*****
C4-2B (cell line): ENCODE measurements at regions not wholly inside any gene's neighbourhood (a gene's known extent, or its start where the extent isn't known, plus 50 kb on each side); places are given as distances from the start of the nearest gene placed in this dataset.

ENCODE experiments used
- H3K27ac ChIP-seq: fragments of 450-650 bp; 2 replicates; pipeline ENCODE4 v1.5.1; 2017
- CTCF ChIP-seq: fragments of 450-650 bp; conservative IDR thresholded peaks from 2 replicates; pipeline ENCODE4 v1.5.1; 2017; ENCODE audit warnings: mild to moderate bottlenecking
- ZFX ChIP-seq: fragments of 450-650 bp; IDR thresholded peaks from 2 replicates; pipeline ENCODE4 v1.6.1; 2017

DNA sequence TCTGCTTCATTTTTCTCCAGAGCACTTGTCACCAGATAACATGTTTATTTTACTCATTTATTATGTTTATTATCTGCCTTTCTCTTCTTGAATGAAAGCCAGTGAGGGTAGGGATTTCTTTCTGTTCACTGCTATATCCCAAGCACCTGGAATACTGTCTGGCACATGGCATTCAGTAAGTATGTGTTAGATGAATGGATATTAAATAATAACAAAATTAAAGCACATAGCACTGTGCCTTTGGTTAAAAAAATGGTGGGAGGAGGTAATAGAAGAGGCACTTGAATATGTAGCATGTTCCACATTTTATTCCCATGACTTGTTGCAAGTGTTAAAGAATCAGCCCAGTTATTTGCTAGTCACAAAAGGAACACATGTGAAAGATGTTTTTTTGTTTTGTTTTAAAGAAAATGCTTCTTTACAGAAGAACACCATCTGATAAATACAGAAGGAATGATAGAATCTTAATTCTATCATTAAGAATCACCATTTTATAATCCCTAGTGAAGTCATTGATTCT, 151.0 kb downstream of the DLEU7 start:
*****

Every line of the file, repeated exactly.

C4-2B (cell line): ENCODE measurements at regions not wholly inside any gene's neighbourhood (a gene's known extent, or its start where the extent isn't known, plus 50 kb on each side); places are given as distances from the start of the nearest gene placed in this dataset.

ENCODE experiments used
- H3K27ac ChIP-seq: fragments of 450-650 bp; 2 replicates; pipeline ENCODE4 v1.5.1; 2017
- CTCF ChIP-seq: fragments of 450-650 bp; conservative IDR thresholded peaks from 2 replicates; pipeline ENCODE4 v1.5.1; 2017; ENCODE audit warnings: mild to moderate bottlenecking
- ZFX ChIP-seq: fragments of 450-650 bp; IDR thresholded peaks from 2 replicates; pipeline ENCODE4 v1.6.1; 2017

DNA sequence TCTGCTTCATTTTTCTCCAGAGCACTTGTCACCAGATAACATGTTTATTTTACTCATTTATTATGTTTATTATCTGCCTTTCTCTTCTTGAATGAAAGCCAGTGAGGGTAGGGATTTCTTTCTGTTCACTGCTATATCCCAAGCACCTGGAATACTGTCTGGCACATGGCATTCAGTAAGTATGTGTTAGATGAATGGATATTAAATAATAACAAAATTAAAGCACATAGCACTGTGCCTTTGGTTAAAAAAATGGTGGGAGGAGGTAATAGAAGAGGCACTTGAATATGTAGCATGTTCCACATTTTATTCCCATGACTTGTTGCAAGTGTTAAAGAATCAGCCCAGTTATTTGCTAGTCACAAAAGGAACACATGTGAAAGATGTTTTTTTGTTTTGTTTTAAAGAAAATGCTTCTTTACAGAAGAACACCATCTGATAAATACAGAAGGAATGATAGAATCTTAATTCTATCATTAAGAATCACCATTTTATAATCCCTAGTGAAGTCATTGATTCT, 151.0 kb downstream of the DLEU7 start: